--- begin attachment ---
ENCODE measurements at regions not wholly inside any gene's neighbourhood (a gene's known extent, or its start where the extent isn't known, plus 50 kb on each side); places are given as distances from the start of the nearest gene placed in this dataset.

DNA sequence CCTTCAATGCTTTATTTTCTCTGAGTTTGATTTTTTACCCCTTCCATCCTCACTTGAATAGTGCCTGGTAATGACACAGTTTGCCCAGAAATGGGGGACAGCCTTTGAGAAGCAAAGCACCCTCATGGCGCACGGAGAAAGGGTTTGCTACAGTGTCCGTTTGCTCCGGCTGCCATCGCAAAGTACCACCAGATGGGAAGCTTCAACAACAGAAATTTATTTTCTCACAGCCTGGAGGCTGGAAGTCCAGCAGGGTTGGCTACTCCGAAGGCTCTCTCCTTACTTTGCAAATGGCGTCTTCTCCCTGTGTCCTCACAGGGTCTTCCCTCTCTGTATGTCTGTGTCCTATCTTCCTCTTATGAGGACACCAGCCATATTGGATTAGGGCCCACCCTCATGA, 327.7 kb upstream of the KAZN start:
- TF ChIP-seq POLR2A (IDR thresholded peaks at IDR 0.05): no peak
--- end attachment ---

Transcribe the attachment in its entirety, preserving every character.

ENCODE measurements at regions not wholly inside any gene's neighbourhood (a gene's known extent, or its start where the extent isn't known, plus 50 kb on each side); places are given as distances from the start of the nearest gene placed in this dataset.

DNA sequence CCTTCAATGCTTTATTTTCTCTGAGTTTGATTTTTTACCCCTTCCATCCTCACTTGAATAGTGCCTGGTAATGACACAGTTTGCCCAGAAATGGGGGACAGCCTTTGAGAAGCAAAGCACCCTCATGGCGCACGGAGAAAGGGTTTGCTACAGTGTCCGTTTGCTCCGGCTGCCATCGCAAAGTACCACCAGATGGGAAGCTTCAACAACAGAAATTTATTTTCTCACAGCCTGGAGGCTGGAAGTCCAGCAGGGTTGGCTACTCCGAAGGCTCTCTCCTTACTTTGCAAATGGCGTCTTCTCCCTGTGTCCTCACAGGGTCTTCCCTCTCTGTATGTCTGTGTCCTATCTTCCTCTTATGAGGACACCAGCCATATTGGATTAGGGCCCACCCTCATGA, 327.7 kb upstream of the KAZN start:
- TF ChIP-seq POLR2A (IDR thresholded peaks at IDR 0.05): no peak